3 fast food restaurants found polluting Mindoro river
CALAPAN CITY — The Department of Environment and Natural Resources (DENR) issued a cease and desist order against three fast food restaurants here—the first in a series of government action against establishments polluting the Calapan River.
The 19-kilometer Calapan River in Oriental Mindoro province is one of the government’s “top priorities” for rehabilitation that will kick off formally on March 22, said Drake Matias, director of the DENR Environmental Management Bureau (EMB) in Mindoro, Marinduque, Romblon and Palawan (Mimaropa).
Since 2013, environmental officials have been monitoring the river’s water quality that is currently fit just for recreational use.
“It’s 2019 already and yet [the water quality] is still going down,” Matias said in a phone interview on Friday.
The EMB initially set the river’s water quality guideline at 7 milligrams per liter to gauge the water’s biochemical oxygen demand (BOD), or the amount of oxygen in water needed to break down organic matter.
“The higher the BOD, the more polluted (the water) is,” Matias said.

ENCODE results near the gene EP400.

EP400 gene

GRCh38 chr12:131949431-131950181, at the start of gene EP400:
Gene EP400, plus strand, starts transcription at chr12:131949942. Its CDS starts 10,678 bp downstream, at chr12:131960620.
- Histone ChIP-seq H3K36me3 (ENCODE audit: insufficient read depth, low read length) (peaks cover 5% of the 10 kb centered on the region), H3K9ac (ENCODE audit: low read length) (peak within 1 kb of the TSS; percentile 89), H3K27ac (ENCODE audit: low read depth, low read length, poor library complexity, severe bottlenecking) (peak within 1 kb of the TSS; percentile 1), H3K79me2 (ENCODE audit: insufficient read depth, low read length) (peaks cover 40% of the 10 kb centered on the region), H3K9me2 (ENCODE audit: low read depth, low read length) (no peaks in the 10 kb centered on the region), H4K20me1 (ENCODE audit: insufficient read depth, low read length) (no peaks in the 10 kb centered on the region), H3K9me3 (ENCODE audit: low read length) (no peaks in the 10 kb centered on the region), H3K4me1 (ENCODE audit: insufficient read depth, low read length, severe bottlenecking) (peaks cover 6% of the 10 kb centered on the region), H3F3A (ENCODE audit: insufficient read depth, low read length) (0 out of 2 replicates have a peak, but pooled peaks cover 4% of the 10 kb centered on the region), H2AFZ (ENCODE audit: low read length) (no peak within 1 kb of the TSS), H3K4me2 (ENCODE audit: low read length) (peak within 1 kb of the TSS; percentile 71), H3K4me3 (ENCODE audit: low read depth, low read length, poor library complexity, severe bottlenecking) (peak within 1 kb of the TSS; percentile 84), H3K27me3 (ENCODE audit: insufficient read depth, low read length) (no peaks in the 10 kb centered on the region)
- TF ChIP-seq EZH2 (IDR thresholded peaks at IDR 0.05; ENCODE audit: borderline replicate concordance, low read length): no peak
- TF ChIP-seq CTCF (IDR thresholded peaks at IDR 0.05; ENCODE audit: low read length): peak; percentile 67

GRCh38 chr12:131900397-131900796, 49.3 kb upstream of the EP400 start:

Recent tests however showed the BOD at 9 or 13 mg/L.
High effluent discharge
The DENR said the effluent coming from nearby establishments contributed to the river’s deterioration.
On March 7, the DENR ordered two branches of Jollibee and one branch of Chowking food chains to stop disposing wastewater into the river.
Officials “taped and sealed off” the restaurants’ kitchen sinks, toilets and faucets.
By EMB standards, effluent discharge should stay below 50 mg/L, but they found as much as 1,800 mg/L coming from the restaurants.
Aside from disposing too much waste water and leftover food, the restaurants also did not have discharge permits and had been warned through several notices since 2015, the DENR said.
Matias said that while the restaurants had a water treatment system, “it was inadequate.”
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